Seven Questions for Lake Mead National Recreation’s Lizette Richardson

The chief on the West’s wide-open spaces, 100 years of the park service and how the drought makes each visit unique 

You were chief of maintenance and engineering for the Lake Mead National Recreation Area from 2004-2013, and after a short stay as chief of the Construction Program Management Division in the National Park Service’s national office in Denver, you returned here in 2015 to be superintendent. How did your previous stint at Lake Mead inform your decision-making today?

That position manages all of the park infrastructure and operations—not only the day-to-day but also the capital improvements. At any given time, you’re dealing with the entire lake, the land, all the visitors, because we want to make sure the facilities are clean. Maintenance touches every part of the park, so it’s nonstop 24/7, really high-profile. The typical day could be dealing with park housing, budgets and resource management. It got involved with everything.

What drew you to engineering in the first place?

When I went to college, I was going to be a math major. But I realized that teaching wasn’t going to be in my future, and a lot of people who went into math would go on to be doctors. Midstream, since I really liked math, I chose to go into engineering because I liked the science part of it. I liked figuring out formulas and solving things.

You were born in New York and spent your childhood in the Bronx. In your wildest dreams, did you think about the wide-open spaces of the West?

It seems the two wouldn’t be connected. I thought I would stay in a large city, but I moved out here for personal reasons in the early ’80s and once I did, I really liked the openness. You had a lot of room to do whatever you wanted. I loved the climate and the landscape.

At first I thought there’s a lot of space that you can still build things. In New York City, there’s nothing but buildings and skyscrapers. But then I thought, this is really nice, you can go outdoors and it’s a little different pace—not as hurry, hurry, hurry. You can sit back and enjoy things.

The park is ranked fifth of 410 national parks in annual visitors, with seven million. How do you know it’s a good day?

It’s a good day when there’s not a safety incident. We have a law-enforcement component, and sometimes people come out and they may get hurt or do some things that we wouldn’t find acceptable or appropriate for a recreation area. It’s a good day when we know it’s quiet from that side of the house.

Is the biggest problem drinking, and the recklessness associated with that?

A lot of the drowning is just from not wearing a life jacket. It’s not that they have too much to drink or are reckless—it’s just maybe they’re unaware the lake’s conditions can change. You can think it’s really nice and calm and clear, and you get out there and the wind kicks up. Or it’s deep; it’s not a pool. While you might think you’re an expert swimmer or a really experienced swimmer, you [still] need to put a life jacket on. But there’s definitely also an aspect of that: Too much alcohol and riding a fast boat is not a good combination, and we get accidents.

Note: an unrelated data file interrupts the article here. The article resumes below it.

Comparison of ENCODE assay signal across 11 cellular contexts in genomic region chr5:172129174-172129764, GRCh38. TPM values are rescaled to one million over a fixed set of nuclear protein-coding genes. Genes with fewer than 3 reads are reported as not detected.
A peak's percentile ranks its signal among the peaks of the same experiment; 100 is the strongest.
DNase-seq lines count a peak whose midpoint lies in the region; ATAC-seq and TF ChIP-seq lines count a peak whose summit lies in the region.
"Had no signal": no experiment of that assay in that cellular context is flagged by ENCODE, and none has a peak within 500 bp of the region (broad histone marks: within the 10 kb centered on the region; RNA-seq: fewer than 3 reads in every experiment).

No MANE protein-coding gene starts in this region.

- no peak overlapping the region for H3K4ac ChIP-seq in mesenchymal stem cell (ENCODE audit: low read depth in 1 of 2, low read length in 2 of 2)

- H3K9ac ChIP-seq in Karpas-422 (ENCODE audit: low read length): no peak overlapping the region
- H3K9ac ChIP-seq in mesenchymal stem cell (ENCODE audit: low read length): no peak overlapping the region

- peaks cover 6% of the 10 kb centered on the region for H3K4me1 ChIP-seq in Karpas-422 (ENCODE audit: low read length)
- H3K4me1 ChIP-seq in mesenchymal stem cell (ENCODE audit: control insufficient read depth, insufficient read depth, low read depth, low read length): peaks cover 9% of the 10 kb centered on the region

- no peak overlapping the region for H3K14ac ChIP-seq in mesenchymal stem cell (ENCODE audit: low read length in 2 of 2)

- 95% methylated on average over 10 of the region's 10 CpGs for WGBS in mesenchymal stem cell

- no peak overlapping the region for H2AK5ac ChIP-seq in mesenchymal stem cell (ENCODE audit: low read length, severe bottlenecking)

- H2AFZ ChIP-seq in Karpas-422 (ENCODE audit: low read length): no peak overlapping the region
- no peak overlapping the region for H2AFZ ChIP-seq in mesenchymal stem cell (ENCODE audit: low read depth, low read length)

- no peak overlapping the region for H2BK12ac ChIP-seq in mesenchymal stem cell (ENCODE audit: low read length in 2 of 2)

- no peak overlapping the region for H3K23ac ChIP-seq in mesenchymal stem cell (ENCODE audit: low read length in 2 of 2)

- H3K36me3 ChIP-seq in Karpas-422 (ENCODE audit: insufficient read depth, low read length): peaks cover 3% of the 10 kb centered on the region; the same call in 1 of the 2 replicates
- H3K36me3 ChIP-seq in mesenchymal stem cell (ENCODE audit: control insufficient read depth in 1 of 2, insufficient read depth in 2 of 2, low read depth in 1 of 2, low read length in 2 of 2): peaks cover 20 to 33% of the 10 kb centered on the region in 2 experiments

How are you celebrating 100 years of the National Park Service?

At the national level, the campaign is Find Your Park. At Lake Mead, we launched Find Your Park From Vegas (FindYourPark.Vegas) on March 3. We’re trying to [instill] a broader sense—getting outdoors, connecting with nature. Find whatever park and whatever activity you want to do. We’re working with the City of Las Vegas and Fremont Street Experience, and we’re developing a video which will be shown on the canopy during National Park Week, April 16-24, and also on the actual 100th birthday, August 25. In April, we will have volunteer cleanups, a Junior Ranger Day, a Find Your Park Day and a Junior Scientist Day. All of this is to connect and create that next generation of visitors.

Although it’s a challenge you’d rather not face, how has the drought added intrigue for visitors?

It’s a different lake each year. In some ways you don’t know what you’re going to encounter, which is exciting. We hear from boaters who have been [coming] here for a long time, because [the water level] is down another 10-15 feet, maybe something else got exposed, or they’re seeing it a little bit differently. It provides a [unique] experience that other parks don’t get from that standpoint. With the B-29 wreckage, for example, before you had to have the more experienced divers and now we can get more of the recreational divers. Even the hikers, visually, have a different experience.

The majority of the park is land-based. Across all parks, there are picnic areas, campgrounds, ranger stations and amphitheaters. When you overlay the lake, it’s more dynamic and complex. I love it; that’s why I came back!

Photo by Krystal Ramirez

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